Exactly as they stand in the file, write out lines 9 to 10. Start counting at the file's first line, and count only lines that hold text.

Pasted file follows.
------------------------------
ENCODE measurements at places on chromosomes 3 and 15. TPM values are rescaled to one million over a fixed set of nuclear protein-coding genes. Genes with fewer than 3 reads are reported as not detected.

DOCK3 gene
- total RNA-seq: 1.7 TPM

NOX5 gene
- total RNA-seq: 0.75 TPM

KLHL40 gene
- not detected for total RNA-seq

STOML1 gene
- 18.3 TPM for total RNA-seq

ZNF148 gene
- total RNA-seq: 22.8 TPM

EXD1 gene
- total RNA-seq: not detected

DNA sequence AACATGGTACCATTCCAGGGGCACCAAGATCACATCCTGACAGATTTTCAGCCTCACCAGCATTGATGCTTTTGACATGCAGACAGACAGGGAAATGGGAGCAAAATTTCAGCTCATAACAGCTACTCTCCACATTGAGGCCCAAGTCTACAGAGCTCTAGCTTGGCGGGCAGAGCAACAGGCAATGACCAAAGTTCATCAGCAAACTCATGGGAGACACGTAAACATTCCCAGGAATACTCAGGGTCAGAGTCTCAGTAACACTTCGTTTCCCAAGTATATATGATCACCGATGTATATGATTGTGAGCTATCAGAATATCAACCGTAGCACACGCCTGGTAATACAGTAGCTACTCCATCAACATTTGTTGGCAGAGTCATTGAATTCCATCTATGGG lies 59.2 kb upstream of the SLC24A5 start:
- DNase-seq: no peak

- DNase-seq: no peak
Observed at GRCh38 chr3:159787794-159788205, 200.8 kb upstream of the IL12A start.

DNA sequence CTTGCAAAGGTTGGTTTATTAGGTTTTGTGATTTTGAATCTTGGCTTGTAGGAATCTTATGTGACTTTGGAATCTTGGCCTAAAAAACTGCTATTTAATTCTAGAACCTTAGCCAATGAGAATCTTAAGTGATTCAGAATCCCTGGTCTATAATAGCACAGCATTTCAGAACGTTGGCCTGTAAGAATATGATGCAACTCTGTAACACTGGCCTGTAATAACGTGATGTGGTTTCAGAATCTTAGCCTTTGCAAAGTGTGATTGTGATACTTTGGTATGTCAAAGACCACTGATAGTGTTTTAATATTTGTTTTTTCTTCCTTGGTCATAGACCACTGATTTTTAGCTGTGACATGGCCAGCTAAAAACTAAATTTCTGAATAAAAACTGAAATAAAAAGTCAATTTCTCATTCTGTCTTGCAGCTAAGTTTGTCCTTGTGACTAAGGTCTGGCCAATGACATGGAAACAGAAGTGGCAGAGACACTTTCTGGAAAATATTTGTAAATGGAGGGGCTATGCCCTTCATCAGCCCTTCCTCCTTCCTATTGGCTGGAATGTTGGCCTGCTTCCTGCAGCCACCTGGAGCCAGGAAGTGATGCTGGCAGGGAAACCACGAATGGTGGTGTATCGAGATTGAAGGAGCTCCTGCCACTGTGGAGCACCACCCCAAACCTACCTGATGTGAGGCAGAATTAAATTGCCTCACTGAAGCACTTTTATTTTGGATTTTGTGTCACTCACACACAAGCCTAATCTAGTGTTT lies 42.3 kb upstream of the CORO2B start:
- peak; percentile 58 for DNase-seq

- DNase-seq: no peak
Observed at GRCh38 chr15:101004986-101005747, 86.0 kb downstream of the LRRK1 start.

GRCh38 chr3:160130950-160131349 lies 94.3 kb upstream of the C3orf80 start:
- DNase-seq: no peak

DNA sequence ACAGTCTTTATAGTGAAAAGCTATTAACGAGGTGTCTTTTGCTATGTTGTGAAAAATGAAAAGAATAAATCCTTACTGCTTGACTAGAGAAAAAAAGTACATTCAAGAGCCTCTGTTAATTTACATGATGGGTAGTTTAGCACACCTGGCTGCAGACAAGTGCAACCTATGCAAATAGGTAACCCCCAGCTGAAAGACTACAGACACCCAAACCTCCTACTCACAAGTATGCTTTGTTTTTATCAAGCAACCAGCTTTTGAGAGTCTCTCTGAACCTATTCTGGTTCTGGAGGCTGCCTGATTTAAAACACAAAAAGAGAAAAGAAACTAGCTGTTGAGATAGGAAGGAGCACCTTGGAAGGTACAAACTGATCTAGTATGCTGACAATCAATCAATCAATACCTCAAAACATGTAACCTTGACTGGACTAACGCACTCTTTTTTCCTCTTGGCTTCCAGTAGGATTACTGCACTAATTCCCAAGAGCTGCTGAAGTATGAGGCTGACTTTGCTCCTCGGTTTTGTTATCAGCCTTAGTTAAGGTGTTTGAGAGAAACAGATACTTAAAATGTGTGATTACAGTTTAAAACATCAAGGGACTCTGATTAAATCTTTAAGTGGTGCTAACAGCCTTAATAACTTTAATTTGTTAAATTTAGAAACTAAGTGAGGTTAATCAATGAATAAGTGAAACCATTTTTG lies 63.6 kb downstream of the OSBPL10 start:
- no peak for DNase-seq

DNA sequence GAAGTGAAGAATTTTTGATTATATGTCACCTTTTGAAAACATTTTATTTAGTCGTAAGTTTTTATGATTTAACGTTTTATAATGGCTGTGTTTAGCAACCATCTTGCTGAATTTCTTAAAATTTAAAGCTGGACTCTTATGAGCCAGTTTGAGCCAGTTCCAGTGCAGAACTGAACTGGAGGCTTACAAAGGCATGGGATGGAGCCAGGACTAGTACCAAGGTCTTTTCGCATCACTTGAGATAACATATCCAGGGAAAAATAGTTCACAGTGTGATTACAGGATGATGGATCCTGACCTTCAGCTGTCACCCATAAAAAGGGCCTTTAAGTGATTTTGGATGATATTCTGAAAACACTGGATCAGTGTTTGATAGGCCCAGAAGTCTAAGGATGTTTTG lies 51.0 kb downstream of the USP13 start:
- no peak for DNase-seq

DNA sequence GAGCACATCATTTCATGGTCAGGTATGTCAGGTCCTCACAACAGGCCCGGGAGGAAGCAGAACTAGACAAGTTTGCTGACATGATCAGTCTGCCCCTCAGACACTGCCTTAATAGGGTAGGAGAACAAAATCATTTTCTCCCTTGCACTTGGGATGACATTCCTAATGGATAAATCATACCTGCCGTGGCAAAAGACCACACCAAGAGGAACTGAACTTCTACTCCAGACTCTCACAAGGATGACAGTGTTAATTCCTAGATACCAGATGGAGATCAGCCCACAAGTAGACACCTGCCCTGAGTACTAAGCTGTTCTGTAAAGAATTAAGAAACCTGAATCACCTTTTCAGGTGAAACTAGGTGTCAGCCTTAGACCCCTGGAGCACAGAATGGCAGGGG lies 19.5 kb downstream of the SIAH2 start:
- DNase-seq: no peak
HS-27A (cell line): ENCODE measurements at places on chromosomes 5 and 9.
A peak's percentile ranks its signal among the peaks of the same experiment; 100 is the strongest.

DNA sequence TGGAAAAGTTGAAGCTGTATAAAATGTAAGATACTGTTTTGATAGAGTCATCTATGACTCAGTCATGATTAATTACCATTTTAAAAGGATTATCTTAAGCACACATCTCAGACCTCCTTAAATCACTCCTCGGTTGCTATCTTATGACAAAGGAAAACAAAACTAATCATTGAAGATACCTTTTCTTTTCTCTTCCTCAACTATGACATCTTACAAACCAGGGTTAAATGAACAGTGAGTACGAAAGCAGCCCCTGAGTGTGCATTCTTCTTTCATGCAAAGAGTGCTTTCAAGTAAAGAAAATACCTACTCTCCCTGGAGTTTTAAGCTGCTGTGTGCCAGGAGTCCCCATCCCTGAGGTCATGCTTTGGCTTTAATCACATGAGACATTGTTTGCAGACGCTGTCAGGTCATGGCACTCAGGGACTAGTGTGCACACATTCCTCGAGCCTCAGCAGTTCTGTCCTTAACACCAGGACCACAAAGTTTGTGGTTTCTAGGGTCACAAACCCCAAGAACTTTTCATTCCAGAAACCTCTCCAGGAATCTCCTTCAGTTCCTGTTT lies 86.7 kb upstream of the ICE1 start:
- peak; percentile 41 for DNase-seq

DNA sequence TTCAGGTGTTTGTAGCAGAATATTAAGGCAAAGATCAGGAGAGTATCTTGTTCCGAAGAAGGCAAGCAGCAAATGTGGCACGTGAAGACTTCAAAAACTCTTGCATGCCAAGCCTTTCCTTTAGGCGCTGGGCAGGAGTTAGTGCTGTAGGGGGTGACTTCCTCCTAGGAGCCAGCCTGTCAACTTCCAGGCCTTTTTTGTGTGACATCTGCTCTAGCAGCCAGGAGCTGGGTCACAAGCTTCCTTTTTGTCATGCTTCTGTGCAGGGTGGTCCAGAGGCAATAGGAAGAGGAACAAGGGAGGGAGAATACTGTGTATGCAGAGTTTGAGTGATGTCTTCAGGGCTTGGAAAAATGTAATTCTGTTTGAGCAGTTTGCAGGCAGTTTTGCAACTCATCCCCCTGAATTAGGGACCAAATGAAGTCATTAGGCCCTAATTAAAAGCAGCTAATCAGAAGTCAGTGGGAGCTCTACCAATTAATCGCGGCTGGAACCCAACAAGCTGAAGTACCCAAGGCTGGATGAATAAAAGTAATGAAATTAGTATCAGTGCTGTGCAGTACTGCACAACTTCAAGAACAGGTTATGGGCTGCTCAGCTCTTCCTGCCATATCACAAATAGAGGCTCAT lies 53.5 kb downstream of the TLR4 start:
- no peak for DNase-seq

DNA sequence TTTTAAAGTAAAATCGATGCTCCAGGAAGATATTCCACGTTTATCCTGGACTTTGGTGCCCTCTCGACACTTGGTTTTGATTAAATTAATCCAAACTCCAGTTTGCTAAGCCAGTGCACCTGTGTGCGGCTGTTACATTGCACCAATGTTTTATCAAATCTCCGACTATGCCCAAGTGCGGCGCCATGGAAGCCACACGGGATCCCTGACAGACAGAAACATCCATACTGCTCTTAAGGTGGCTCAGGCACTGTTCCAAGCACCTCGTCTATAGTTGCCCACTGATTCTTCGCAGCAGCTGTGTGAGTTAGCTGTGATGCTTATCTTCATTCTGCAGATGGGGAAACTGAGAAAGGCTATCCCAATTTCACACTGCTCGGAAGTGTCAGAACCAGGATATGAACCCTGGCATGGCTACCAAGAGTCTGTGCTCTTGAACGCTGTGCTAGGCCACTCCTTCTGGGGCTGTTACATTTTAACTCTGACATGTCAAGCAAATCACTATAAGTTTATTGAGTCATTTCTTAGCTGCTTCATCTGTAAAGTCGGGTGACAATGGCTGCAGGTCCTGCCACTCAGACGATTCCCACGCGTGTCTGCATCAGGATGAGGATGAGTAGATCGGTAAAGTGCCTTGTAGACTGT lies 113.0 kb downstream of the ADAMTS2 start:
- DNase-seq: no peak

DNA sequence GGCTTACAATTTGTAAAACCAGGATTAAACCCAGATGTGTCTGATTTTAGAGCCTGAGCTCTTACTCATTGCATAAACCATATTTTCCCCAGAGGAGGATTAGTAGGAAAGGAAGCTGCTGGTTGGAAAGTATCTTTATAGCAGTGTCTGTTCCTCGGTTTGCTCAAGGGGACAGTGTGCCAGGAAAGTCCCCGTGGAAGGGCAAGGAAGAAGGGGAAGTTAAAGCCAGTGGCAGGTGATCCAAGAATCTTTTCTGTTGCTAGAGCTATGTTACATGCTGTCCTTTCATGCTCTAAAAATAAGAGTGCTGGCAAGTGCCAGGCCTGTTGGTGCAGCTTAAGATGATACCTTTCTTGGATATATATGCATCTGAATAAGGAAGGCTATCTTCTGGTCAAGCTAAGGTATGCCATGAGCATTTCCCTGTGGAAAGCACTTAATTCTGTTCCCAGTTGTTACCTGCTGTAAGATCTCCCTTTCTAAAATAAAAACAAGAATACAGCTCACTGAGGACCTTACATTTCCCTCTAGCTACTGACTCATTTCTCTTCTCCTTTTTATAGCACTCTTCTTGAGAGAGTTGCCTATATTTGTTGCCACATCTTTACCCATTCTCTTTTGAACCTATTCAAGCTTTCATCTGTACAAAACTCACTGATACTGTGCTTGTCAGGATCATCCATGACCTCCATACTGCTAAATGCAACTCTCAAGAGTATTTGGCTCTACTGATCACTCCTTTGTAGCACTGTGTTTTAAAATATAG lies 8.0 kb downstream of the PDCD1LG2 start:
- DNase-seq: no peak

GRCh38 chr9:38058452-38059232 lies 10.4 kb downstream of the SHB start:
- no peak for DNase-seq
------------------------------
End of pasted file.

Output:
- 18.3 TPM for total RNA-seq

ZNF148 gene